Frequently Asked Questions

What type of advertising must be reviewed by the IRB?

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Clinical Trials
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IRB: General
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The IRB must review all forms of direct advertising for research subjects, i.e., advertising that is intended to be seen or heard by prospective subjects to solicit their participation in a study.

Direct advertising includes, but is not necessarily limited to:

  • Newspapers,
  • Radio,
  • TV,
  • Bulletin boards,
  • Posters, and
  • Flyers that are intended for prospective subjects.

Not included are communications intended to be seen or heard by health professionals, such as "dear doctor" letters and doctor-to-doctor letters, news stories, and publicity intended for other audiences, such as financial page advertisements directed toward prospective investors.

When direct advertising is to be used, the IRB should review the information contained in the advertisement and the mode of its communication in order to determine that the procedure for recruiting subjects is not coercive and does not state or imply a certainty of favorable outcome or other benefits beyond what is outlined in the consent document and the protocol. The IRB should review the final copy of printed advertisements to evaluate the relative size of type used and other visual effects. When advertisements are to be taped for broadcast, the IRB should review the final audio/video tape. The IRB may review and approve the wording of the advertisement prior to taping to preclude re-taping because of inappropriate wording. The review of the final taped message prepared from IRB-approved text may be accomplished through expedited procedures. The IRB may wish to caution the clinical investigators to obtain IRB approval of message text prior to taping in order to avoid re-taping because of inappropriate wording.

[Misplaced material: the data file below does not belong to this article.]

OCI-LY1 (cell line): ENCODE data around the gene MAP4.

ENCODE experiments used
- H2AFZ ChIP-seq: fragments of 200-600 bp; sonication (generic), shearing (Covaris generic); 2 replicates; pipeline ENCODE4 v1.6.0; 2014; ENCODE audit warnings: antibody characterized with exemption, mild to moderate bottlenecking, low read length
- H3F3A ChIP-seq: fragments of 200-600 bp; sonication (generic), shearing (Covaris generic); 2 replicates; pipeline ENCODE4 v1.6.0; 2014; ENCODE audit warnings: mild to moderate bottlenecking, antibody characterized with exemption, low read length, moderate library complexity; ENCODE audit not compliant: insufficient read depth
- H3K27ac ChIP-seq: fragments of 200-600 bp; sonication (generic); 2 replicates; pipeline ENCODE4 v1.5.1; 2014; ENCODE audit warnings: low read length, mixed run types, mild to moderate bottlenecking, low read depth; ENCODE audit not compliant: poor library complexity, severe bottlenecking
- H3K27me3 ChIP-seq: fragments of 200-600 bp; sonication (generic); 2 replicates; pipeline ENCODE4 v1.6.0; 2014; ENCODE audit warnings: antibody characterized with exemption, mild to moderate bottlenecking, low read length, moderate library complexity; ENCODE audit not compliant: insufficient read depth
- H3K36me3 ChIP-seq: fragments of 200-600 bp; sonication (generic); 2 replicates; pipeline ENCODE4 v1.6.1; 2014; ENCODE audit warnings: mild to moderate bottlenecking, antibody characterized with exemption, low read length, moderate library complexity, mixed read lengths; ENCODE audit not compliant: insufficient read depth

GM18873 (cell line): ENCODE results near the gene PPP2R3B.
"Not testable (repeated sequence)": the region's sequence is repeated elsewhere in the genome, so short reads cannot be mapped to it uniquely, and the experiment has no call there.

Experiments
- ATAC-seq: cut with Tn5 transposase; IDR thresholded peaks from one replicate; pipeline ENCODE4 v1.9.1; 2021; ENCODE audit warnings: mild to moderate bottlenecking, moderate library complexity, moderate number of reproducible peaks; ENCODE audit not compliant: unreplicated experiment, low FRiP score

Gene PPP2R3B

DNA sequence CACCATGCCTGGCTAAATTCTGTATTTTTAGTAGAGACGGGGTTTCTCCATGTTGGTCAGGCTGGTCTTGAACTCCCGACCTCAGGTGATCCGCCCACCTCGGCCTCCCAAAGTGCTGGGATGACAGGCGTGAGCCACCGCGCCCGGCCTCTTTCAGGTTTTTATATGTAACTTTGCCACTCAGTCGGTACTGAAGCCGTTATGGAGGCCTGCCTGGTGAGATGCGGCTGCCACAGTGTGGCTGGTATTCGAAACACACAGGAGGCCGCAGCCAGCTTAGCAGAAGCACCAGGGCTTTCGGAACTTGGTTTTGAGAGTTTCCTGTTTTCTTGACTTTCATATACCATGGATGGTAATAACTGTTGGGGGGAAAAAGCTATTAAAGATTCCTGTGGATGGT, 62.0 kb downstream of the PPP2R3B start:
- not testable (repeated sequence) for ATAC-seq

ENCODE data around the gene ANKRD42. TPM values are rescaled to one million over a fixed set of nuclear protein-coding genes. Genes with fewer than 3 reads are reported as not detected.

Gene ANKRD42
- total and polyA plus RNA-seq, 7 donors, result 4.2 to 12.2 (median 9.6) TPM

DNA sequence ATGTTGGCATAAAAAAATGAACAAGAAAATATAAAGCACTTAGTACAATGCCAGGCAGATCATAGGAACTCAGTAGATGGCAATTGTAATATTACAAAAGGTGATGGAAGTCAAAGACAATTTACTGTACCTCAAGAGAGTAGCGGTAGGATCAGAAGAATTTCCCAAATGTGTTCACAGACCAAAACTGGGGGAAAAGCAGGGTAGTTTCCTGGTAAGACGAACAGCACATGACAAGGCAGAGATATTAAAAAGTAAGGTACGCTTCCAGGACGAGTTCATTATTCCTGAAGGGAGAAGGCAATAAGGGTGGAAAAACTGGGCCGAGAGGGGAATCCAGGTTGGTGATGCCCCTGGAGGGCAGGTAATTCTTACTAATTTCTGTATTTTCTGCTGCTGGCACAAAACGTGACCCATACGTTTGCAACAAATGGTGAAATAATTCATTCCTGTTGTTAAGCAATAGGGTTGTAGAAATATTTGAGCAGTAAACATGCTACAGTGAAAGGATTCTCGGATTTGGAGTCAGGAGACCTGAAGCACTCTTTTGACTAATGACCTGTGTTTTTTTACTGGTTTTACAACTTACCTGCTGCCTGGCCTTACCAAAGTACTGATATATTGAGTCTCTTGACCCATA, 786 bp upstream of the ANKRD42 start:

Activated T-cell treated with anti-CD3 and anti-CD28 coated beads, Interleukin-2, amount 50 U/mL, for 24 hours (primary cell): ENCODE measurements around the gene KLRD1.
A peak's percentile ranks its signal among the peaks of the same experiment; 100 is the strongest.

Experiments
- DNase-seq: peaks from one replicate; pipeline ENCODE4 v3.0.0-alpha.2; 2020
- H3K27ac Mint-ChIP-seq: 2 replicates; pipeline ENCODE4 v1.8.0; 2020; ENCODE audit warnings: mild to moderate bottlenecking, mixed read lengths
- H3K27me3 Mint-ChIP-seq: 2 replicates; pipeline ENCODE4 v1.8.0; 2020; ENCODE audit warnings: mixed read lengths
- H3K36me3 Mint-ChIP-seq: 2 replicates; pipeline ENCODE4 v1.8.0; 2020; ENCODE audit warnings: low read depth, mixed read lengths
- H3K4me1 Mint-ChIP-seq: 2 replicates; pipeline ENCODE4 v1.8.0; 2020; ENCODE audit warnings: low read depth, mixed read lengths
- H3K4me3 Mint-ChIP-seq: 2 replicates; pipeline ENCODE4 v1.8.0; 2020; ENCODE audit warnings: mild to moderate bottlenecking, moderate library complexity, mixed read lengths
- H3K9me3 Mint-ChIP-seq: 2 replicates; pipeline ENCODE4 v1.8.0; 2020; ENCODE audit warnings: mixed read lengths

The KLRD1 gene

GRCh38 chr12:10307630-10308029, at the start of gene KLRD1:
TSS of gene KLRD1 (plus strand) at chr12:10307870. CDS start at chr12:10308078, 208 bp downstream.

No claims should be made, either explicitly or implicitly, that the drug, biologic, or device is safe or effective for the purposes under investigation, or that the test article is known to be equivalent or superior to any other drug, biologic or device. Such representation would not only be misleading to subjects but would also be a violation of the FDA's regulations concerning the promotion of investigational drugs and investigational devices.

Advertising for recruitment into investigational drug, biologic, or device studies should not use terms such as "new treatment," "new medication," or "new drug" without explaining that the test article is investigational. A phrase such as "receive new treatments" leads study subjects to believe they will be receiving newly improved products of proven worth.

Advertisements should not promise "free medical treatment," when the intent is only to say subjects will not be charged for taking part in the investigation. Advertisements may state that subjects will be paid but should not emphasize the payment or the amount to be paid, by such means as larger or bold type.

Generally, FDA believes that any advertisement to recruit subjects should be limited to the information the prospective subjects need to determine their eligibility and interest. When appropriately worded, the following items may be included in advertisements. It should be noted, however, that FDA does not require inclusion of all the listed items:

  • the name and address of the clinical investigator and/or research facility,
  • the condition under study and/or the purpose of the research,
  • in summary form, the criteria that will be used to determine eligibility for the study,
  • a brief list of participation benefits, if any (e.g. a no-cost health examination),
  • the time or other commitment required of the subjects, and
  • the location of the research and the person or office to contact for further information.